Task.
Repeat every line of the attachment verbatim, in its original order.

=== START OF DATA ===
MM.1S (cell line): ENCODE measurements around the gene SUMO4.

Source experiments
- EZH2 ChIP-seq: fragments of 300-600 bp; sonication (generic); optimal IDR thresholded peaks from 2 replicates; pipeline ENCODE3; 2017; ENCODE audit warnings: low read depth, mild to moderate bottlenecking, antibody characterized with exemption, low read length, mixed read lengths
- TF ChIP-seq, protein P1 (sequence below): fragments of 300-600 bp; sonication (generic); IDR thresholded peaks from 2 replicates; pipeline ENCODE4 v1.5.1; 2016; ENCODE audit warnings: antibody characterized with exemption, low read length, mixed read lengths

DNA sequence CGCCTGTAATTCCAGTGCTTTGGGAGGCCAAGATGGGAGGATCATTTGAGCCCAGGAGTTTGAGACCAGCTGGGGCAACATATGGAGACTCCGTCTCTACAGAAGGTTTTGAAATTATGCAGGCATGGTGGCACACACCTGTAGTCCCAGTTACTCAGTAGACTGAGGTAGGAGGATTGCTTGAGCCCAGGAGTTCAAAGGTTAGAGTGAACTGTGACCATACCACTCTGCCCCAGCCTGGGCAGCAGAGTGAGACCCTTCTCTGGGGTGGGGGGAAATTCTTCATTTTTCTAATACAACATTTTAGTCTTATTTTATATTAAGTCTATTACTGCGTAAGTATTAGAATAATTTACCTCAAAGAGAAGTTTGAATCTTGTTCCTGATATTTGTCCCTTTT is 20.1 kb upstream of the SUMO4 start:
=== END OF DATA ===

MM.1S (cell line): ENCODE measurements around the gene SUMO4.

Source experiments
- EZH2 ChIP-seq: fragments of 300-600 bp; sonication (generic); optimal IDR thresholded peaks from 2 replicates; pipeline ENCODE3; 2017; ENCODE audit warnings: low read depth, mild to moderate bottlenecking, antibody characterized with exemption, low read length, mixed read lengths
- TF ChIP-seq, protein P1 (sequence below): fragments of 300-600 bp; sonication (generic); IDR thresholded peaks from 2 replicates; pipeline ENCODE4 v1.5.1; 2016; ENCODE audit warnings: antibody characterized with exemption, low read length, mixed read lengths

DNA sequence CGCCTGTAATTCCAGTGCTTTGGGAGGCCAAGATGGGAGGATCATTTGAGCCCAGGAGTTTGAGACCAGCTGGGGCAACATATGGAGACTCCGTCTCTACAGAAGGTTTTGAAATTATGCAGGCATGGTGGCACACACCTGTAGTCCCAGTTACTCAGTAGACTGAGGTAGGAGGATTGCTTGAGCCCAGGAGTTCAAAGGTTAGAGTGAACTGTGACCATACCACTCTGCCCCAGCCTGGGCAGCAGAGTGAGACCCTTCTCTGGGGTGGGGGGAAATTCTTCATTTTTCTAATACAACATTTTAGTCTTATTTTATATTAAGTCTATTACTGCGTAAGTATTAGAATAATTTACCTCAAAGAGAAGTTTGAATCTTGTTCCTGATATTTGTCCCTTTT is 20.1 kb upstream of the SUMO4 start: